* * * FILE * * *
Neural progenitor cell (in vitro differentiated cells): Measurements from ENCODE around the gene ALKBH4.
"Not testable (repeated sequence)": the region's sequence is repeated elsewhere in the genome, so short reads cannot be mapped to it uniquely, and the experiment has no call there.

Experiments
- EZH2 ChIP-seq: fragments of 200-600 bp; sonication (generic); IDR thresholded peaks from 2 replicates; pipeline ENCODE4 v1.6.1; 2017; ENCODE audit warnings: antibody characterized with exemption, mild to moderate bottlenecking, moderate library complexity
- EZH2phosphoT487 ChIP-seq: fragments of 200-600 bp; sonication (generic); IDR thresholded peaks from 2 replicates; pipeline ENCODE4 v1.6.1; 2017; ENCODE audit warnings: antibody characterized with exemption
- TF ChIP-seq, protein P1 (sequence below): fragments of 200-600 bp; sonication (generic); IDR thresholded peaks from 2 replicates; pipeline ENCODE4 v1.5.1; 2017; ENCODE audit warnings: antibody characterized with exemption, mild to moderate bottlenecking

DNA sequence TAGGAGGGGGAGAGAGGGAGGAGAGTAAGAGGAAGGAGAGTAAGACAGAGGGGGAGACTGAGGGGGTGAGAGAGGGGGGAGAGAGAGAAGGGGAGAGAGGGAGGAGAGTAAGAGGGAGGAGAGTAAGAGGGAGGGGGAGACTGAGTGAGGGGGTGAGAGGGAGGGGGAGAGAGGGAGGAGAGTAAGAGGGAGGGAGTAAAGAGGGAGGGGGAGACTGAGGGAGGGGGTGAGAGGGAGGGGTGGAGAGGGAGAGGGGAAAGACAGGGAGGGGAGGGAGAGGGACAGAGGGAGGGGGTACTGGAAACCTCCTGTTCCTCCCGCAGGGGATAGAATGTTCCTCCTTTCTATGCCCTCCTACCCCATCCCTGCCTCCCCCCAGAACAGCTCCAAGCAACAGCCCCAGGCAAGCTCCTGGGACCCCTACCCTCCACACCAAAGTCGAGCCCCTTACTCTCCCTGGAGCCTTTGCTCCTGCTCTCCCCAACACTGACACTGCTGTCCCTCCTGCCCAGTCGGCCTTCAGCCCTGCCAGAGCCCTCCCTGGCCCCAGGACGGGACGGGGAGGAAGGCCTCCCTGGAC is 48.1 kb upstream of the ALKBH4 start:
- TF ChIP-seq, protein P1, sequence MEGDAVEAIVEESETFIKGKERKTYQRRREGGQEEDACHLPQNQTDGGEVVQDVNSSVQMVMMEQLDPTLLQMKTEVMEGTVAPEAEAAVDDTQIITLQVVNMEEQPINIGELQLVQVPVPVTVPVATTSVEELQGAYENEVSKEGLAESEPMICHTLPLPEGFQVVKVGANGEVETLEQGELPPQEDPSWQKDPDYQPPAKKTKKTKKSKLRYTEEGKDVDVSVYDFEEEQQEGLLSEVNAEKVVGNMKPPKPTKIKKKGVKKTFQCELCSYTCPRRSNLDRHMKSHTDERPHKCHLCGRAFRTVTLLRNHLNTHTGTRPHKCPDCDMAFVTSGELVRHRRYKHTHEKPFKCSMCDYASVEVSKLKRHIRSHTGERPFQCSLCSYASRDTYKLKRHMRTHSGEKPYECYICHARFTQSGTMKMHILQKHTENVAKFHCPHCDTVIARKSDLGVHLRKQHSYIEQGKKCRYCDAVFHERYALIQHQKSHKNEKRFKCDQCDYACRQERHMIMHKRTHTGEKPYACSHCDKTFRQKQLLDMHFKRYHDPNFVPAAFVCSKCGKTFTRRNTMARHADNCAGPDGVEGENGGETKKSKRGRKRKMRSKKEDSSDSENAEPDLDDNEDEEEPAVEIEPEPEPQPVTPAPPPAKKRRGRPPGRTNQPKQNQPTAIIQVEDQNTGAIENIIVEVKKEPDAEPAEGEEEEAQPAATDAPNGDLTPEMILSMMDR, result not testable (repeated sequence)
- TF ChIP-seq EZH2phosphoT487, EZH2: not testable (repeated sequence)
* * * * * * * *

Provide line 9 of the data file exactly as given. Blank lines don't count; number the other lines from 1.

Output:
- TF ChIP-seq EZH2phosphoT487, EZH2: not testable (repeated sequence)